Don’t Think You Are Bulletproof

I sincerely hope nobody else has to experience a layoff, that the economy will turn around tomorrow and everyone’s future will be assured. None of the indicators are pointing in that direction though.

I think I can say with a fair degree of certainty that it is best to think about how you would deal with it … because nobody is bulletproof.

Randy Gaddo, a retired Marine, is a regular contributor to PRB and lives in Peachtree City, Ga. Contact him at (678) 350-8642 or e-mail

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5 comments on “Don’t Think You Are Bulletproof

  1. Billy Moore on said:

    You summed it up well. I am sure you are not just a number to your community. But unfortunately we often are just that to ones who can control our destiny.

  2. Michele on said:

    I’ve been reading your columns every Friday and appreciate the questions you raise and the insight you give to those issues. We’ve been right where you describe and it’s a tough process. Luckily, we knew we weren’t bulletproof — but that has consequences as well (distrust, low morale, stress). I totally agree that dignity and respect are lacking. All I can do is teach those qualities to my kids and lead by example.

  3. Bernie on said:

    I read recently that corporations were originally created to serve their employees, their community and thier stockholders. Now they exist for the sole purpose of enriching their stockholders and, more specifically, their board of directors. This is called capitalism run amuck. It will not turn around on its own power.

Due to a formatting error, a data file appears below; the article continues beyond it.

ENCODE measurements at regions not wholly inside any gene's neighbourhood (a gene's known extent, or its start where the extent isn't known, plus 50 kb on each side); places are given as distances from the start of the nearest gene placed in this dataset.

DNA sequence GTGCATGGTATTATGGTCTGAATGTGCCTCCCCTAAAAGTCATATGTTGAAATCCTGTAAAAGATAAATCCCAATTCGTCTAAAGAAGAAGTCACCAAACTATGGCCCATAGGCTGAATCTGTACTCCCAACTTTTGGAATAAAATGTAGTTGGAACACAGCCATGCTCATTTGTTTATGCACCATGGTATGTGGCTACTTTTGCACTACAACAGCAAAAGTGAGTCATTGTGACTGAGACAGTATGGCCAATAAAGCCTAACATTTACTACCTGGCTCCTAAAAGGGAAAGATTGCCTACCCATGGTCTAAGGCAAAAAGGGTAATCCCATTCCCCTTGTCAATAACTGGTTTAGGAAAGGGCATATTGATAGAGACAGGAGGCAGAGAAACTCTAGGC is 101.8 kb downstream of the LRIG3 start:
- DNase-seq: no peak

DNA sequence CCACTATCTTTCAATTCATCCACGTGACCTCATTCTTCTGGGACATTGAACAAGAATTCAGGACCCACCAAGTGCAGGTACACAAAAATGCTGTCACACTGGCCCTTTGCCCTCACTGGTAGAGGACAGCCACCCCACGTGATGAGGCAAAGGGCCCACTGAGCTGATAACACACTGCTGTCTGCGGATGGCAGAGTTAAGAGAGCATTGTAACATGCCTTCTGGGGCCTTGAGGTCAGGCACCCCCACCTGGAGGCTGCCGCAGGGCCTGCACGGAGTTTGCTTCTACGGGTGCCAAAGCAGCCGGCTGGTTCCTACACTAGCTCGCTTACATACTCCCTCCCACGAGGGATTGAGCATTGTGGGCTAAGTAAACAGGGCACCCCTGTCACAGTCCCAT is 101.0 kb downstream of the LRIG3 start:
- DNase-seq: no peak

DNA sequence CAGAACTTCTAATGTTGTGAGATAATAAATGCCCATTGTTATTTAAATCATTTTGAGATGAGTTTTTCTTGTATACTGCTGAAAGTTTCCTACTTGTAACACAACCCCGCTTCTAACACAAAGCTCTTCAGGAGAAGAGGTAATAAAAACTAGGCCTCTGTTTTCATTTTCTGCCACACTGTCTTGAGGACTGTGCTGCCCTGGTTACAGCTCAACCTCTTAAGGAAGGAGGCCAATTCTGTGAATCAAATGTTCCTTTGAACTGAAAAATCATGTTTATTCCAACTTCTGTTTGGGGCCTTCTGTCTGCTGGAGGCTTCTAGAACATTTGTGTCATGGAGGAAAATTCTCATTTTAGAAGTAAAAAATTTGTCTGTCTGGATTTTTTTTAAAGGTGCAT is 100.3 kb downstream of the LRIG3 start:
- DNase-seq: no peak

4. Randy, you have so succintly summed up what many of us have been experiencing in our workplaces. I have always believed that if I was an asset to my employer, in terms of service and profitability, that I and my employees would be bulletproof. After so many years of being accomplished managers, you, I and so many others are left out of the decision making that leads to our jobs’ demise. It has made me rethink who I am, as an employee and as a person. Younger employees, of a different generation, are sometimes accused of not making the “buy in” to their jobs. I am now learning from them–my “ownership” was an illusion easily swept away by people I’ve never met. My empathy, condolences and best wishes for you and your staff.

  5. My prayers for you, Randy. The old style managers who cared about their people and cultivated loyalty are being pushed aside for SFWs. (the S stands for soul-less, the W for weasel) It is truly a different world and not for the better.

    I watched almost our entire staff being privatized and people with 20 to 30 years, very loyal and hard-working people, being cast aside with no more thought than someone dropping a Kleenex into a trash can.

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